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Activists rally in New York on February 26, 2017 over President Trump’s branding news that disagrees with him ‘fake news’. Photo: Alamy Stock

Activists rally in New York on February 26,  2017 over President Trump’s branding news that disagrees with him ‘fake news’. Photo: Alamy Stock

Making American Journalism Great and Different

Laura Flanders

A great divide is shaping up in the newspaper business between those who want to make American Journalism “great again” and those who believe it has never been great but could be. It’ll come as no surprise to anyone where I fall.

Local papers have taken a hit. There’s no debate about that. The same miserable mob that mauled Main Street banks has plundered and pillaged newspapers across the country. Pursuing only profits, private hedge funds bought and stripped even long-lived legacy papers, leaving them for dead. One in five local papers has shut up shop in the last 10 years, according to a recent report from the Knight Foundation.

In response, Knight has announced a record-breaking $300 million investment in local news. At its annual Media Forum this March in Miami, CEO Alberto Ibargüen told the crowd that trust in news media is at an all-time low, but despite this, “There is strength in local and local leads to trust.”

The same forum featured a slew of speakers who never had that trust—people like Bettina Chang of the City Bureau in Chicago, a bottom-up reporting operation founded and operated by young inner-city residents.

“American journalism was never great,” said Chang, “but the crisis facing it now is an unprecedented opportunity to create an equitable journalism ecosystem.” The Bureau has benefited from creative grantmaking by a consortium of funders who decided, for once, not to fund the high-brow and high volume sort of media, but rather the low-down and not-yet-recognized kind.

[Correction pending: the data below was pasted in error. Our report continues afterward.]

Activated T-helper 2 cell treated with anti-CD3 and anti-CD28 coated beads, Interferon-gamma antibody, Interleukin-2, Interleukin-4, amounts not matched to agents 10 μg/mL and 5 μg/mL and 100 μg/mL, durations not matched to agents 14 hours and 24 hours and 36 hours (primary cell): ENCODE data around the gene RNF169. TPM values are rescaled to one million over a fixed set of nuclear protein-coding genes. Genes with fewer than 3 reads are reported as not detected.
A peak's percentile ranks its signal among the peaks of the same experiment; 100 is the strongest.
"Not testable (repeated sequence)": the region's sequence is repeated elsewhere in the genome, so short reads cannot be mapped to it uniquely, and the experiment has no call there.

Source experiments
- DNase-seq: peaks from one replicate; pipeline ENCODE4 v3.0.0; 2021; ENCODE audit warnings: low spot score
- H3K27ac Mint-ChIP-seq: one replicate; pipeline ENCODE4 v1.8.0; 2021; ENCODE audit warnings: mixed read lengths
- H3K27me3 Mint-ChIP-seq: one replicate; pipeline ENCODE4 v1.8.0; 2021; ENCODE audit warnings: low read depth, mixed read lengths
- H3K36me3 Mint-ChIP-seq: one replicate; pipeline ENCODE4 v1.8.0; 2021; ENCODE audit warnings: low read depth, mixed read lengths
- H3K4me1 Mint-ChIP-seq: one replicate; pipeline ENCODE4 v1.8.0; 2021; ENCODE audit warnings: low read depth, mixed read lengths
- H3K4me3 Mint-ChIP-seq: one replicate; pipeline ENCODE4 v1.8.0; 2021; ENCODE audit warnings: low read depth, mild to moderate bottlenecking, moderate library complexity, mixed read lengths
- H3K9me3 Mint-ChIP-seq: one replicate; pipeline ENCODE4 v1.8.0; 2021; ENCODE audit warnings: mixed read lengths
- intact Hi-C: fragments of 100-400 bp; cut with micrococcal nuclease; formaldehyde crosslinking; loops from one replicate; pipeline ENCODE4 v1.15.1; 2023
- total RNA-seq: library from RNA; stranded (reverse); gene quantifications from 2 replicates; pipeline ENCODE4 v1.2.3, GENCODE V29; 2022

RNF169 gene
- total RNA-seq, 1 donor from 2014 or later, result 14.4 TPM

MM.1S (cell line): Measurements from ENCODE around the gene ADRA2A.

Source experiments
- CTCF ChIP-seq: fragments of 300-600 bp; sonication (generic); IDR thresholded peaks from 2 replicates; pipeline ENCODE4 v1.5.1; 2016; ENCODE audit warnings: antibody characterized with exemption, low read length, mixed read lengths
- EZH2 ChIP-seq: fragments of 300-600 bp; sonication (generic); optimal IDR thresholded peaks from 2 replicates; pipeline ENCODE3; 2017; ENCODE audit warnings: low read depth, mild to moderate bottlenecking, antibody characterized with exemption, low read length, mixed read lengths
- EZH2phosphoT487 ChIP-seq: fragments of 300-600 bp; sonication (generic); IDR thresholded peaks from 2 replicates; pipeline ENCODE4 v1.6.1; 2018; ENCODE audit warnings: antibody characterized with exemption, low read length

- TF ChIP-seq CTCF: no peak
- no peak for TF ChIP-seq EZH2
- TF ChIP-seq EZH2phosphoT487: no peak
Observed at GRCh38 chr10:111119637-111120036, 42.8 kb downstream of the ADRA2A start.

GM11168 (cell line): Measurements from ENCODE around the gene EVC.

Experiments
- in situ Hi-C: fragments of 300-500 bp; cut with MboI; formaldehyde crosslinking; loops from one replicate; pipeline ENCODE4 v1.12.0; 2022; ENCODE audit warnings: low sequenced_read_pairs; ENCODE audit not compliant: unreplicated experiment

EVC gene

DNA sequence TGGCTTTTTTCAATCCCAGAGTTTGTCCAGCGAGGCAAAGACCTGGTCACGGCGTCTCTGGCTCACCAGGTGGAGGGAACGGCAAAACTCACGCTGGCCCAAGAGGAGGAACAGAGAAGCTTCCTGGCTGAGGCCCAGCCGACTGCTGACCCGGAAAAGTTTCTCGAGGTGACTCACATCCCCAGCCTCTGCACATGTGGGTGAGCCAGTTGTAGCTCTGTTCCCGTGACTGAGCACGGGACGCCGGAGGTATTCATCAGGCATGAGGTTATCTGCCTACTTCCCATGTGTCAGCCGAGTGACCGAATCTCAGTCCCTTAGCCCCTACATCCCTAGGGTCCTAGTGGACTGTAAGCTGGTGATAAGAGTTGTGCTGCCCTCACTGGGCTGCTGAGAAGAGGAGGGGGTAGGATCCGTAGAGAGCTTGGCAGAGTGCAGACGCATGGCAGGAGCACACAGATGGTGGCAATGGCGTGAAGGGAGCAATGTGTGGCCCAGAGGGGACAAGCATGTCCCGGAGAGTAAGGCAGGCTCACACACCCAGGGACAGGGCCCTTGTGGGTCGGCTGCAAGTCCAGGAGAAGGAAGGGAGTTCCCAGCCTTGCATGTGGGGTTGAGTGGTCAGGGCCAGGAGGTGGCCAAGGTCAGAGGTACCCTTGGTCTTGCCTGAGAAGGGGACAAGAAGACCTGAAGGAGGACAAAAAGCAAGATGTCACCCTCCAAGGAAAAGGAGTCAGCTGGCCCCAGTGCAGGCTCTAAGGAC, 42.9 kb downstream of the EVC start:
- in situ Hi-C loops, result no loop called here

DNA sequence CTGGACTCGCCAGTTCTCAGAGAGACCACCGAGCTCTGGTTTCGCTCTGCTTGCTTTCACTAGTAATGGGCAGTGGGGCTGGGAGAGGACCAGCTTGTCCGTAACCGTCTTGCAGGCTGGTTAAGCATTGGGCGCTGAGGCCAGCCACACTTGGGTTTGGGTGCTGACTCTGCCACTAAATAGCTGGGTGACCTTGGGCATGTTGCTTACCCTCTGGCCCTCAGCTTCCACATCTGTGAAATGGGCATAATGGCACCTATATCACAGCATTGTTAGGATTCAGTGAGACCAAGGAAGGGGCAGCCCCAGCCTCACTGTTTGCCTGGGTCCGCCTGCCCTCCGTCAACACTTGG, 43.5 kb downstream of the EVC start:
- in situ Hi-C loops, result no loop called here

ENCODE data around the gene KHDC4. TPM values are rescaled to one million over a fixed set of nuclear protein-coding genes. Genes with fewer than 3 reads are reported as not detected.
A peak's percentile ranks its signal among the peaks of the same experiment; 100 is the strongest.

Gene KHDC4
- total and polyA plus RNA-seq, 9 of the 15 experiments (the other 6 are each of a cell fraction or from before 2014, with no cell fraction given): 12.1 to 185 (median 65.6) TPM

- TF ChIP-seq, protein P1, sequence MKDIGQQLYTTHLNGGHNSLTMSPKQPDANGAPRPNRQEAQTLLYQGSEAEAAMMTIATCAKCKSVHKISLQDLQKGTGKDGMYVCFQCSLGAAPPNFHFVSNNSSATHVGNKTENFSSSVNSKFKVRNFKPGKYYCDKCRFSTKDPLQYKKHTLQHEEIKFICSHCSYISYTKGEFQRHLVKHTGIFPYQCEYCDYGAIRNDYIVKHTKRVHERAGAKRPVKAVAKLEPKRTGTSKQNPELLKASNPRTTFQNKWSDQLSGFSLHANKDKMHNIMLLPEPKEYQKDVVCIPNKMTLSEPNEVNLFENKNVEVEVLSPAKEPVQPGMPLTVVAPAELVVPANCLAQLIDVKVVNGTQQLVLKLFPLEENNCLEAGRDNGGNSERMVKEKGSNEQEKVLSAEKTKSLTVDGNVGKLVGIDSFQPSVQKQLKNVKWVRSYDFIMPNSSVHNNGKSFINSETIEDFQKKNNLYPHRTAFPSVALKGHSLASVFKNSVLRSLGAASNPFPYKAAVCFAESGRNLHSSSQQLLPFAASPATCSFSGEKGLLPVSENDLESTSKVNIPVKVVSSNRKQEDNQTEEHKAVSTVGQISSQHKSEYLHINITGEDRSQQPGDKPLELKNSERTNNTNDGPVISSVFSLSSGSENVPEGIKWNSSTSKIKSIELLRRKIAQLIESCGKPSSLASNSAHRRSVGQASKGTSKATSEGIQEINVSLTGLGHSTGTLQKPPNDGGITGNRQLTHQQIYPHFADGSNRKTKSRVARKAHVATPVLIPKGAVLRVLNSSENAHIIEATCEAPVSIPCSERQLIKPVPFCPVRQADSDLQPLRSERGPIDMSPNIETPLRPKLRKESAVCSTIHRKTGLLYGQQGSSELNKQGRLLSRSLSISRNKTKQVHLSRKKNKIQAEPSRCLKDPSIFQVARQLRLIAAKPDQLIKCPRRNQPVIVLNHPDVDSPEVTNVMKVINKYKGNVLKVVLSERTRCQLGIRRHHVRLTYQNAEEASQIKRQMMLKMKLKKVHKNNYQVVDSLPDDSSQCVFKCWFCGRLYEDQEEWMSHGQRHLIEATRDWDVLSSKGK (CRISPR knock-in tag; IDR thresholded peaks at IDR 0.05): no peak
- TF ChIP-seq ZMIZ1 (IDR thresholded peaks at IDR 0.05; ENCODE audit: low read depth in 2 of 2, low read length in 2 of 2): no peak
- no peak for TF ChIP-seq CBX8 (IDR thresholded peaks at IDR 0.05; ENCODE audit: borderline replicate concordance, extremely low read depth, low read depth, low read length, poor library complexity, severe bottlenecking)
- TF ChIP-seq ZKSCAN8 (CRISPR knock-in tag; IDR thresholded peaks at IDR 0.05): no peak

After all, the so-called “legacy” papers have a specific legacy that isn’t everyone’s. For all the changes that have hit the news, some things have remained the same: a handful of mostly pale, male editors and publishers downtown have defined who and what is newsworthy and who gets to tell the news. All too often, the result has been stale and disparaging to a whole hunk of the population, which is why the Black press and the Spanish-speaking media and so many ethnic presses have emerged and thrived in the US over the generations.

Today could be a new day. With the Democracy Fund, The MacArthur Foundation is giving over $3 million to Illinois’s community Field Foundation to fund local African, Latinx, Asian, Arab, and Native American media. One of those, City Bureau, surveyed their neighbors, found out what they lacked, and then provided it, setting up a new open-door newsroom for readers, a low-price professional school for would-be journalists, and free trainings for volunteers willing to attend and take notes on the city’s many unreported public meetings. Now people are signing up in droves, reporting is coming in from every corner, and Chicagoans are excited about journalism at every level.

As Knight’s CEO said, the problem of journalism can’t be left to government or the market to fix. It’s a “we the people problem.” To which I’d only add, it’s the same “we the people” problem we’ve been having in every industry. Who gets to be part of that we?  


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Laura Flanders

Laura Flanders

Laura Flanders interviews forward-thinking people about the key questions of our time on The Laura Flanders Show, a nationally syndicated radio and television program also available as a podcast. A contributing writer to The Nation, Flanders is also the author of six books, including "Bushwomen: How They Won the White House for Their Man" (2005).  She is the recipient of a 2019 Izzy Award for excellence in independent journalism, the Pat Mitchell Lifetime Achievement Award for advancing women’s and girls’ visibility in media, and a 2020 Lannan Cultural Freedom Fellowship for her reporting and advocacy for public media. lauraflanders.org

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